Monday, November 25, 2013

My Life Is a Lifetime Movie

Happy Seventh Anniversary, HoneyBunch.
Being married to you is the easiest, most fun, and most magical time of my life.  I feel as if we have always belonged to each other; the forty-five combined years we spent with others fade into nothing when we are together. 
I never knew what being truly in love was like until I married you.
Baby, you complete me. You are my clone; my soul mate. Scary thought, but true. The person who was just a friend is . . . suddenly the only person you can ever imagine yourself with. You know me better than I know myself.  I, of course, am the prettier one.
It was the million tiny little things that when you added them all up, they meant we were supposed to be together.  It is like . . . magic.  In the movie of our lives, you get to play Tom Hanks and I get to play Meg Ryan.
I’m your density.  You know how to make laugh, how to make me happy, and how to encourage me. I am the only one who gets (and appreciates) your jokes.  I am here to care for you and make sure you get your daily supply of tomatoes and yogurt. Since God’s time-space continuum is different than ours, it is no wonder it took Him fifty-six years before He led you onto my path.  I am not complaining; I am grateful for every minute left of my life I get to spend with you.
When you realize you want to spend the rest of your life with somebody, you want the rest of your life to start as soon as possible. I knew when you asked me to marry you after only six weeks of dating, and we married after only knowing each other for three months, that our life would be perfect from the very start.  
I married you so I can kiss you anytime I want.  And I find myself wanting to kiss you often, especially when you shower our children and grandchildren with your unselfish love. I find your kind heart very sexy. You should be kissed and often and by someone who knows how - me.
When I look at you, and I . . . and I’m home. Life on this patch of dirt takes on special meaning because you are here, next to me, only a few steps away, all day long. You give my life peace and joy and safety.
My heart is, and always will be, yours. I may not say I love you as many times as I should, but then, HoneyBunch, everything I do is to show my love and respect for you.

As you wish, my dearest HoneyBunch.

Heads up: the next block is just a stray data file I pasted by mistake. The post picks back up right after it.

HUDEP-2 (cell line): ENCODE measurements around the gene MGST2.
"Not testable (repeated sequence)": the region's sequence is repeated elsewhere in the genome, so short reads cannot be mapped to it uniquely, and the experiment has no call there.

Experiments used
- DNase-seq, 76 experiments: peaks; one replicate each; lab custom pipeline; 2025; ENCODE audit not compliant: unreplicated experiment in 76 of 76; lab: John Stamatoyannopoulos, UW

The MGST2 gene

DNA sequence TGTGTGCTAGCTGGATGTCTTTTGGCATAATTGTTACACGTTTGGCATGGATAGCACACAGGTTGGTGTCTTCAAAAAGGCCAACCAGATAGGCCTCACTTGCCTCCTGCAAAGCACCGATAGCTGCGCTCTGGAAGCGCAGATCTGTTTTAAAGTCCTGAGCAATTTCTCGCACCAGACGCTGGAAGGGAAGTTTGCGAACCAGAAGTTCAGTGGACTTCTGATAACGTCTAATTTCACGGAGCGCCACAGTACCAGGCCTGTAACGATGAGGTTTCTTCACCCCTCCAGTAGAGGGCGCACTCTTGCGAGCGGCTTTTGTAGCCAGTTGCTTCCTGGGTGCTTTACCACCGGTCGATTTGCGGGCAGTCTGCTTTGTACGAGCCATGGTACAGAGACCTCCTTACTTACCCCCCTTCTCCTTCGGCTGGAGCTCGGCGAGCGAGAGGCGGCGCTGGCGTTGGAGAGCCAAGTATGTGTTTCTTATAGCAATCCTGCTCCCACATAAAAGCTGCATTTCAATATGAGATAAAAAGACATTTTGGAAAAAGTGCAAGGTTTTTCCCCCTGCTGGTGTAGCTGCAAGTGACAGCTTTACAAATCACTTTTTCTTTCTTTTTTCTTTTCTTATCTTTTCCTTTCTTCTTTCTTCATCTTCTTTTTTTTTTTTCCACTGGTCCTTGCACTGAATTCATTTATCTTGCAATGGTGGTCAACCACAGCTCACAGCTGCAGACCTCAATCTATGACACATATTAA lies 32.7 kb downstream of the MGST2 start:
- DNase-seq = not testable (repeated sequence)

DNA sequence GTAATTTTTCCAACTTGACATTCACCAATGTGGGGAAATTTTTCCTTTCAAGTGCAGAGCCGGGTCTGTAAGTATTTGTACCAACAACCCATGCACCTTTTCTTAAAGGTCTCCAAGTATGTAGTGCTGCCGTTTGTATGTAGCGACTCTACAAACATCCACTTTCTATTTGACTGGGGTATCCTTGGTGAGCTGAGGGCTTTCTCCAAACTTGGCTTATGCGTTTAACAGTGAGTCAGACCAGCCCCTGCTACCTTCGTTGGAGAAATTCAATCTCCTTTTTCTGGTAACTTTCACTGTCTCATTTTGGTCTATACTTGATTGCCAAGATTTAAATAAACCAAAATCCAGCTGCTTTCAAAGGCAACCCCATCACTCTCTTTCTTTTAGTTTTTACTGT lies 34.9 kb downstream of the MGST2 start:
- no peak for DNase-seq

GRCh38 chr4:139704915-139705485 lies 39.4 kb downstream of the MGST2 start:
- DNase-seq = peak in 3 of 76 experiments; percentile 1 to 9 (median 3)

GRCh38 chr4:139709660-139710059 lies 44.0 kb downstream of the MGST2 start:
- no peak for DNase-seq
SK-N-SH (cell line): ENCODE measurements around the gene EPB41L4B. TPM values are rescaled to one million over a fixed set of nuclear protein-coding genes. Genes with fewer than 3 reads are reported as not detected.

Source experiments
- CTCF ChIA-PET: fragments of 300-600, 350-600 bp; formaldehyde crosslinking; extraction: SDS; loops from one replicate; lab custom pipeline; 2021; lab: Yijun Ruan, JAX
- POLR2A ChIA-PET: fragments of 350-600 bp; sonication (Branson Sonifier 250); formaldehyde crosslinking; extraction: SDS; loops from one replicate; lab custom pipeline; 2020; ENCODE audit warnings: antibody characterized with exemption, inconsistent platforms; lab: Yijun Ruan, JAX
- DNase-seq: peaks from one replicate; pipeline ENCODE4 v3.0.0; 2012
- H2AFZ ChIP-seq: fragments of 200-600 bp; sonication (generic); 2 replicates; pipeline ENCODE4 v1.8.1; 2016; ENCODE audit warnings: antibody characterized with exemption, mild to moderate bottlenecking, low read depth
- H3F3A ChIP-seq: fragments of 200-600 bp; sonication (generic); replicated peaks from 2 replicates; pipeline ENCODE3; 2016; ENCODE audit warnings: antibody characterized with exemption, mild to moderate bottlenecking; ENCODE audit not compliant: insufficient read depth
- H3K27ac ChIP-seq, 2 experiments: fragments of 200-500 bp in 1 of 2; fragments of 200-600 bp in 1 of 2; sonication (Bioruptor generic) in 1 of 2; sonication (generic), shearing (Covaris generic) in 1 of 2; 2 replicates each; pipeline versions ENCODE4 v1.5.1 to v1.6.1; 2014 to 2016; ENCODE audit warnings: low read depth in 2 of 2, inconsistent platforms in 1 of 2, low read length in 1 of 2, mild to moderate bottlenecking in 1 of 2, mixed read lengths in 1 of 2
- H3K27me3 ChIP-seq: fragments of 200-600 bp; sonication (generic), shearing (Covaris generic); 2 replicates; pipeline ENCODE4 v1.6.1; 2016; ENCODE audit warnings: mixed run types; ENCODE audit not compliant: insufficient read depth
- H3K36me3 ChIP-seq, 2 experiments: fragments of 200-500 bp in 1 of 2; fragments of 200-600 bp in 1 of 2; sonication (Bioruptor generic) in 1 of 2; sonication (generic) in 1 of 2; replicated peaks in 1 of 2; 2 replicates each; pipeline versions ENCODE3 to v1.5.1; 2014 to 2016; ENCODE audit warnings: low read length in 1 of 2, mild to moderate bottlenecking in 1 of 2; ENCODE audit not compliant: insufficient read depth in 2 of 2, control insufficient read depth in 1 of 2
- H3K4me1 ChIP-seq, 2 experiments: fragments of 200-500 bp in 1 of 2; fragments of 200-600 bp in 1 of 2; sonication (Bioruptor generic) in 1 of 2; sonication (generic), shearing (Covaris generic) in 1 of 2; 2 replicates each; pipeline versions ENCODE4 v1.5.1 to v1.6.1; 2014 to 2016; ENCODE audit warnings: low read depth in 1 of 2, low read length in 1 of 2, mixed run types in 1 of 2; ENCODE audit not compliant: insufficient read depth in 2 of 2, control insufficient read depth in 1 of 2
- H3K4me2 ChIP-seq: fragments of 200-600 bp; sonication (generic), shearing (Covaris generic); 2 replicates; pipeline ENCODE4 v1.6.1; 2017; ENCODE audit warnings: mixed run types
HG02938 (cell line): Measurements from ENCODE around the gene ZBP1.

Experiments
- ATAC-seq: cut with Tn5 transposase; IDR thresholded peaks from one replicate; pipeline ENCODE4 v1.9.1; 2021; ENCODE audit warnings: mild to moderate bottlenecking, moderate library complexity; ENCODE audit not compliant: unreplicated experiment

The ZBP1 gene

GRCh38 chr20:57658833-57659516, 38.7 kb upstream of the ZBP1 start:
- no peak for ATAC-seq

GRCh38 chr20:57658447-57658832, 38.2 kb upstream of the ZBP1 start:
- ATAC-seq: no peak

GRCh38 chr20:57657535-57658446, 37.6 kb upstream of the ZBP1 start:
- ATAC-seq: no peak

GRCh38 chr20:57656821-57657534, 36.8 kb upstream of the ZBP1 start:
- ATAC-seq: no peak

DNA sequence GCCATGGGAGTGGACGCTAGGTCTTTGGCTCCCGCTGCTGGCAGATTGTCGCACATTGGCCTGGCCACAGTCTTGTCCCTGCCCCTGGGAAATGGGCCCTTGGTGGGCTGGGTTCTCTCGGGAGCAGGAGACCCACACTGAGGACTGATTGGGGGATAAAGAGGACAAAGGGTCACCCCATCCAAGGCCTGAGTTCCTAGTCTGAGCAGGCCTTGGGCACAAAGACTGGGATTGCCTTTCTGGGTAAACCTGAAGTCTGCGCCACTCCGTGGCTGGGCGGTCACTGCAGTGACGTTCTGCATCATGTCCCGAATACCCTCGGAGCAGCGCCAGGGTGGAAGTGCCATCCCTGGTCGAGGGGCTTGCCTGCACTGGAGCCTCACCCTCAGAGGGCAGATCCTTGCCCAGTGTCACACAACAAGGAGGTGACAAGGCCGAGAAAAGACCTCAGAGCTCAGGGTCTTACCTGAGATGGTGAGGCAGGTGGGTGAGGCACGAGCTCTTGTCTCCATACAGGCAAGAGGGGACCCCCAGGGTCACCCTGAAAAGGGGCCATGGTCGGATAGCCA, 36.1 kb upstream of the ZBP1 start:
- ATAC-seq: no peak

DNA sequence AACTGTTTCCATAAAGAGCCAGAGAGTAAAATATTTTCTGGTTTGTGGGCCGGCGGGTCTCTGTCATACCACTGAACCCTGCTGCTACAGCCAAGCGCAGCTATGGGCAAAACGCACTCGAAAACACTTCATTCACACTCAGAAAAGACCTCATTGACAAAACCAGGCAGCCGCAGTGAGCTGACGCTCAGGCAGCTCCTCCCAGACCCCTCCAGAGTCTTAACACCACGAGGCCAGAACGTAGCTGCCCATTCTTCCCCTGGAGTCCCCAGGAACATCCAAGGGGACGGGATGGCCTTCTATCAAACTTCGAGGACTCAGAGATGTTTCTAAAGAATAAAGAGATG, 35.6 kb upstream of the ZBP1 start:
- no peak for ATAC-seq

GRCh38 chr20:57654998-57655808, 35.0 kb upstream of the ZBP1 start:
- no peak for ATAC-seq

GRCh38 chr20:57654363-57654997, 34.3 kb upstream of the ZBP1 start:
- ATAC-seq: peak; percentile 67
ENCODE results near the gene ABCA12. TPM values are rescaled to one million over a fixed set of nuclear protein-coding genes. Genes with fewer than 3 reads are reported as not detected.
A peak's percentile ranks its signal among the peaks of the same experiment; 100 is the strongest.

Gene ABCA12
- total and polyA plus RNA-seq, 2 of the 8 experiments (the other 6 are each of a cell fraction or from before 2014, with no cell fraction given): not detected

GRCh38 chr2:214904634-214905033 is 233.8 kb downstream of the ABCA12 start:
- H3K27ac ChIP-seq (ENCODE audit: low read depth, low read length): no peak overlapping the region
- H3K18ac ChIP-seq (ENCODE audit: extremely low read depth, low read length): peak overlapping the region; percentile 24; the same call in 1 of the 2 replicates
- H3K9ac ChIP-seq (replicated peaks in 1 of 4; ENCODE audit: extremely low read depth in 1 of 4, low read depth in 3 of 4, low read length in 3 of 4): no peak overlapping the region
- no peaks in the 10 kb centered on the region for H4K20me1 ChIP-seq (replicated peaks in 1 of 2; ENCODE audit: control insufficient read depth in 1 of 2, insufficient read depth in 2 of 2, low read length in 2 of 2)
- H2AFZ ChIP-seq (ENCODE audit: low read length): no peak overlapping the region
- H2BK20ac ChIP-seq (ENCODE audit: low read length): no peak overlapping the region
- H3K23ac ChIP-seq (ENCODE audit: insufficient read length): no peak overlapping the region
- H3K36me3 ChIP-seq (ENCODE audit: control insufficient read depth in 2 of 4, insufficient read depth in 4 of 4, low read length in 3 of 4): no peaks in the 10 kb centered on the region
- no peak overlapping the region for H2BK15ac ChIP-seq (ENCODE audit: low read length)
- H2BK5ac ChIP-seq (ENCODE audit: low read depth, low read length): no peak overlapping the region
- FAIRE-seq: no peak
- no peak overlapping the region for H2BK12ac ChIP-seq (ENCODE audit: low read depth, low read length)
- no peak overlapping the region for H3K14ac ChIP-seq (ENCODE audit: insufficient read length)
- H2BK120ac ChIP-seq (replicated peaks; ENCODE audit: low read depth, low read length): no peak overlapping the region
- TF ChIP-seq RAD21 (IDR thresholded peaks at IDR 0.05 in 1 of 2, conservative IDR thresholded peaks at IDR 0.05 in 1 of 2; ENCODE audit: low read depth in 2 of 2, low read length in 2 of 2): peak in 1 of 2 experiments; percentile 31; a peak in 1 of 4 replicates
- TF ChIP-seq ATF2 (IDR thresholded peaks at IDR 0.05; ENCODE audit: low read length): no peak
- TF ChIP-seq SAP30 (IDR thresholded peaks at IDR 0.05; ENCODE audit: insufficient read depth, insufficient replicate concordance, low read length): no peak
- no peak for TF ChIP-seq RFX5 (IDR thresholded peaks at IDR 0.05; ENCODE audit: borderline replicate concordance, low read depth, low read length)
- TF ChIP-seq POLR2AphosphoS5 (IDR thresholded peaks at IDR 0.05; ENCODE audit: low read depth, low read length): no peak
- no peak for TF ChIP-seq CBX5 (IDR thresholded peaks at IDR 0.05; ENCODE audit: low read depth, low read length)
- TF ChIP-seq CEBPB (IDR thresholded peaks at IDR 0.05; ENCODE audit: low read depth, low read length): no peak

Friday, November 22, 2013

On November 22, 1963

Sister Mary Gisela was admonishing the eighth grade choir for not projecting loud enough when the Mother Superior of our Catholic school ran in and whispered something into her ear before running out again.

Sr. Gisela looked horrified, then she announced that our President had been shot.  We needed to kneel and pray for his recovery – now! 

She led us in prayer as we wrapped our minds around the incredulity that people existed in this world who would dare shoot a President.  

We remembered the celebration of the day before when President Kennedy had visited our city and the love we all felt for our charismatic, Catholic president.

Soon after, Mother Superior walked in again and we listened as she addressed us.  Our President was dead, killed by an assassin’s bullets. 

School was being called off and our parents were coming for us. 

I was too numb to cry. I was thirteen.  I didn't understand that such ugliness could exist in the world.  Not then.   

Monday, November 18, 2013

Christmas Gift Exchanges

Last year, my three grown up kids asked if they could swap names and do a Christmas gift exchange.  It was so successful that they decided to it again this year.
We number fifteen now in our “immediate” family and that becomes a lot of individual Christmas presents to buy.  We all have blended families so my kids and I have other “immediate” family circles on our Christmas list.
Believe me; the grandkids have done the math, and they may wish we hadn’t.  They are kids, after all, and they love getting stuff. They may not like what their parents decided, but I applaud their solution.
As grandparents, HoneyBunch and I are not included in the name swap, but I have claimed myself the grandmother who always buys the grands a set of pajamas at Christmas.  I might throw in a snuggly or a book, but I stay away from anything more expensive or complicated. I’ll leave that for Santa (their parents or the other grandparents) to buy.  My present may not get oohs and aahs, but I want them to know I care for their needs and not their wants.  
 Everyone wrote their names on slips of paper, and to help their “Secret Santa” find them a gift, they listed three hobbies and three things they wanted that might cost $20 or less.  The couples swapped names with each other and the seven swapped names also. I saw some sad faces, but we were adamant about setting a limit on the greed that comes with the season. 
Everyone was supposed to keep who they chose a secret, but by the end of the day, the only one who hadn’t figured out who he had was the seventeen-month-old baby.